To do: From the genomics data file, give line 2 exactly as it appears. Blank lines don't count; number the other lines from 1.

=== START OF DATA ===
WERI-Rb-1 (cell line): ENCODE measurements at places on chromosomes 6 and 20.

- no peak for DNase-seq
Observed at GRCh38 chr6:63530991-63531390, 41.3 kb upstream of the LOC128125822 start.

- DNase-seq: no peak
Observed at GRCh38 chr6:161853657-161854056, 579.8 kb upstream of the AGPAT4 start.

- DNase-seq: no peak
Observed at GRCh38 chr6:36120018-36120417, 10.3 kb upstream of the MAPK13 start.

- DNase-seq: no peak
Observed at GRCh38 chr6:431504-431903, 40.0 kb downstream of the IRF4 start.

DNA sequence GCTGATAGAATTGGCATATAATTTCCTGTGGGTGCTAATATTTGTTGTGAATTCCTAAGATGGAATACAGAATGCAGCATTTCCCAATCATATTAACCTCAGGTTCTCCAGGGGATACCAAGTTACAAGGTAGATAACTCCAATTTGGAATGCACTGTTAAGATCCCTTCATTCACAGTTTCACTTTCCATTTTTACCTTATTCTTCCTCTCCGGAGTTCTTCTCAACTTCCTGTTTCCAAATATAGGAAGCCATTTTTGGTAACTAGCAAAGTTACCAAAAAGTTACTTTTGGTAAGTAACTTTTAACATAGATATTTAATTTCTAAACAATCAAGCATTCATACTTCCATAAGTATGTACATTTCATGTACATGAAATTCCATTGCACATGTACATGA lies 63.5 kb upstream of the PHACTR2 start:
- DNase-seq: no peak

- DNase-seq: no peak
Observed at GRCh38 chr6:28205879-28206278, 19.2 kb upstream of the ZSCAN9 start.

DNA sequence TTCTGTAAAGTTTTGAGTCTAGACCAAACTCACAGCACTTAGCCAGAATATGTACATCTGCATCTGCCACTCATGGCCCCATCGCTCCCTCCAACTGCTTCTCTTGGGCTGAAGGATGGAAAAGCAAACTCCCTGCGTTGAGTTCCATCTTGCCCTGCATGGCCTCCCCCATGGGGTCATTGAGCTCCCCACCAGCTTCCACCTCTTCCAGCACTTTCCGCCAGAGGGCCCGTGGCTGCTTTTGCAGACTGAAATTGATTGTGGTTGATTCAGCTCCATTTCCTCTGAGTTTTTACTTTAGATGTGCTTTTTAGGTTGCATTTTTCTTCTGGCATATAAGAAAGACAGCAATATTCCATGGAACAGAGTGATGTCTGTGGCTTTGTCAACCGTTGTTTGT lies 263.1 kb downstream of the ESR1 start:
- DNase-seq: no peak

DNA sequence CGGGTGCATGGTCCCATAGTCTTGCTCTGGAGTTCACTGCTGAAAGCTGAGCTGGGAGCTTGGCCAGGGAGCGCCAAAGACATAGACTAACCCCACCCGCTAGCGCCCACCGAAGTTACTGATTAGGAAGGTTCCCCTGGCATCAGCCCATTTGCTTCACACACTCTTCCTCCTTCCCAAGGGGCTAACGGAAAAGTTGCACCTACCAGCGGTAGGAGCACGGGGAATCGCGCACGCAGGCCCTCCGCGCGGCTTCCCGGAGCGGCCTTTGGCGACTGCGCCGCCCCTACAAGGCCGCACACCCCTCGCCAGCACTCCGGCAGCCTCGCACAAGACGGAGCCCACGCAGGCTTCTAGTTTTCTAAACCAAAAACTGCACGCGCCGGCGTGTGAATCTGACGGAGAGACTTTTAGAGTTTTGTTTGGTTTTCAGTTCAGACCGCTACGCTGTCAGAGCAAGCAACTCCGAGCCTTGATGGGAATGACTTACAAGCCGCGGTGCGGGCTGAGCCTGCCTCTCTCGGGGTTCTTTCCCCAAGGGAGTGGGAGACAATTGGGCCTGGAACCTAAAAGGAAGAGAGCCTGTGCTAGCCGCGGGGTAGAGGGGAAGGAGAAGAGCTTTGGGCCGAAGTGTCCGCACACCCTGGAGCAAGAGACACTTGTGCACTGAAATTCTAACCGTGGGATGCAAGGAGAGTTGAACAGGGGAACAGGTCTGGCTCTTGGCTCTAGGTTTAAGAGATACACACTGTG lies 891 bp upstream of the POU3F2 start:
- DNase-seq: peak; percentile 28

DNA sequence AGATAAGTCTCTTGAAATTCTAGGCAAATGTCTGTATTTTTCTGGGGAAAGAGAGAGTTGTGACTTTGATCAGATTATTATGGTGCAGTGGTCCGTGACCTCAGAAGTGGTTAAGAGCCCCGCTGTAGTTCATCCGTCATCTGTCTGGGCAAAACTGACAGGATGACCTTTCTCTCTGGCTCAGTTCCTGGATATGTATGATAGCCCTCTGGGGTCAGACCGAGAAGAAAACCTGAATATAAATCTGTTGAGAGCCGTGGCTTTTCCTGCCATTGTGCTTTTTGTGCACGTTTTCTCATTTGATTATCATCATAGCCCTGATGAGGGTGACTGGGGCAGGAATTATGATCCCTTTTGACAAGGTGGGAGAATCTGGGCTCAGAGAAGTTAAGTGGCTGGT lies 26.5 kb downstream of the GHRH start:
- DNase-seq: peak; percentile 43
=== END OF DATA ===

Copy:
- no peak for DNase-seq